Alex Cuba is a rebel. "When it comes to creativity, I need to go to places I've never been before," he says. With the wanderlust of a world traveler, the Cuban-Canadian singer-songwriter explores new sonic spaces on Ruido En El Sistema / Static in the System. Following the compass points of rock, soul, pop, and Latin-funk on his fourth album, Cuba continues his journey as a critically acclaimed independent artist who's charted his own destiny across the world stage while earning a growing legion of devoted listeners at each new juncture.
As rebels are often wont, Alex Cuba views his music as a liberating force. It's a quality that's transmitted through the artist's songs and has made him a fascinating exception to the staid rules of category. He explains, "The purpose of my music is to free up people, to free up musicians, to free up writers and composers and creators in the world. That is the purpose of why I do music. Music, for me, is not one style. I'm not creating for one kind of people." Armed with a Gibson ES355, Alex Cuba consistently challenges perceptions about what Latin music is, and who listens to it, by simply being himself.
A self-proclaimed "musical sponge," Alex Cuba first learned the music of his native Artemisa, a city located just west of Havana. His father, a guitarist and music instructor, earned a Master's degree in music at age 55 and remains a source of inspiration for the artist. Beyond sharing a natural affinity for music, the multi-instrumentalist Cuba learned the discipline of honing his musical talents from his father and later formed The Puentes Brothers with his brother. Citing influences that range from Kind of Blue by Miles Davis to The Beatles' White Album, Cuba looked beyond the rich heritage of his homeland to develop his own singular style -- one fueled by spontaneity, or what Cuba characterizes as the "tension of imperfection."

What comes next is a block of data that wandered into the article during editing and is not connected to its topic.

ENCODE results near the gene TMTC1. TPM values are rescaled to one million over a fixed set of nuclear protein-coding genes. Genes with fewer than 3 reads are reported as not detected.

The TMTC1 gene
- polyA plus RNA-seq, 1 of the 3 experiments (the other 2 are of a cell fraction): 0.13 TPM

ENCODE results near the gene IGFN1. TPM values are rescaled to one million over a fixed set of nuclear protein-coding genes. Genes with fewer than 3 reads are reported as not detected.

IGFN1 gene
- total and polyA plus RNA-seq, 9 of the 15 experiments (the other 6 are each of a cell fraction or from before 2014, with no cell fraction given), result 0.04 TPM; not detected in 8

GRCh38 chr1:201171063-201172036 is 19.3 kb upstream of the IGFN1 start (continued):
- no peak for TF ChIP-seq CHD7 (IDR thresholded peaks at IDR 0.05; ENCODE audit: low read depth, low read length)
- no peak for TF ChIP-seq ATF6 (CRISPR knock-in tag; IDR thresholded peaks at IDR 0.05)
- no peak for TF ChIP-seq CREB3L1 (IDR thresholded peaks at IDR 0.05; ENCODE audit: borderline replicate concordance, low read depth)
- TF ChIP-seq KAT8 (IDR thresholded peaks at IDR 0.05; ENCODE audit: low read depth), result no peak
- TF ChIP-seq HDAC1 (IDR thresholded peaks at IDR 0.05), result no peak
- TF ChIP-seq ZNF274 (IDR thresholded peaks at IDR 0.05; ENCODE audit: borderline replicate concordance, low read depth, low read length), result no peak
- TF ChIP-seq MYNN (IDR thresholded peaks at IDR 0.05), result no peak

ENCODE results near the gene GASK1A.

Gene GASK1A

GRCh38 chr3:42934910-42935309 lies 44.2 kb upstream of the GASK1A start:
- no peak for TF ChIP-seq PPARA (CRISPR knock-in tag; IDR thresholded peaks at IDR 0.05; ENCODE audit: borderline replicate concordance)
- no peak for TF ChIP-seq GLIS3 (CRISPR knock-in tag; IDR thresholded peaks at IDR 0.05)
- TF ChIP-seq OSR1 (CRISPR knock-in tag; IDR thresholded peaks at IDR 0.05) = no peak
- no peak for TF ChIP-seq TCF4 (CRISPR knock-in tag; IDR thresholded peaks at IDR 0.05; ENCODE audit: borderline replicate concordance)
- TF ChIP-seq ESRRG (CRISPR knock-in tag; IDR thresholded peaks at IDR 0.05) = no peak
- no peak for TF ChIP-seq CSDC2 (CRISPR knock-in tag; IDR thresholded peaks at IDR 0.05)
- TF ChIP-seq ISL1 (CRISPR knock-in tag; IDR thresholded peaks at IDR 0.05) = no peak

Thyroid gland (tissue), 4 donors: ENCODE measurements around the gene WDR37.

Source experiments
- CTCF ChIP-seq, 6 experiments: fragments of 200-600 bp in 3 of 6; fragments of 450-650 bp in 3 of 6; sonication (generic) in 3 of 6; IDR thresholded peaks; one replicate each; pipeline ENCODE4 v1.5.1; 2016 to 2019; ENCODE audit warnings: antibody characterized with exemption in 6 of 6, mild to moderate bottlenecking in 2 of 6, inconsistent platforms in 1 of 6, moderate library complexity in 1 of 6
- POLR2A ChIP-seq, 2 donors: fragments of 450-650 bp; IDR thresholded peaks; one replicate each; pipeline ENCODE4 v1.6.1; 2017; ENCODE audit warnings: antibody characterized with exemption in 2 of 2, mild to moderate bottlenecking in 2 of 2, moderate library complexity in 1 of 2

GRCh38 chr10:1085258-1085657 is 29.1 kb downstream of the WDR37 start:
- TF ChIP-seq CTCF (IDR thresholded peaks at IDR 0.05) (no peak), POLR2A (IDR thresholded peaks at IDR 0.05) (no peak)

Alex Cuba's soulful style was first glimpsed in 2006 on his solo debut, Humo De Tabaco. Working with producer Martin Terefe (Craig David, Jason Mraz), Cuba netted a Top 20 BBC Radio 2 hit ("Lo Mismo Que Yo," featuring Ron Sexsmith) and received his first Juno Award for "Best World Music Album." Agua Del Pozo followed in 2007 on the artist's own Caracol Records, earning Cuba another Juno for "Best World Music Album" and further expanding his profile in the U.S., Japan, and the Netherlands through concert appearances and an iTunes "Single of the Week." Two years later, he co-wrote nine tracks with Nelly Furtado and was featured on her Spanish language debut for Universal, Mi Plan (My Plan), including her chart-topping "Manos Al Aire," which later earned Alex Cuba a 2011 BMI Latin Award for his songwriting contributions to the track.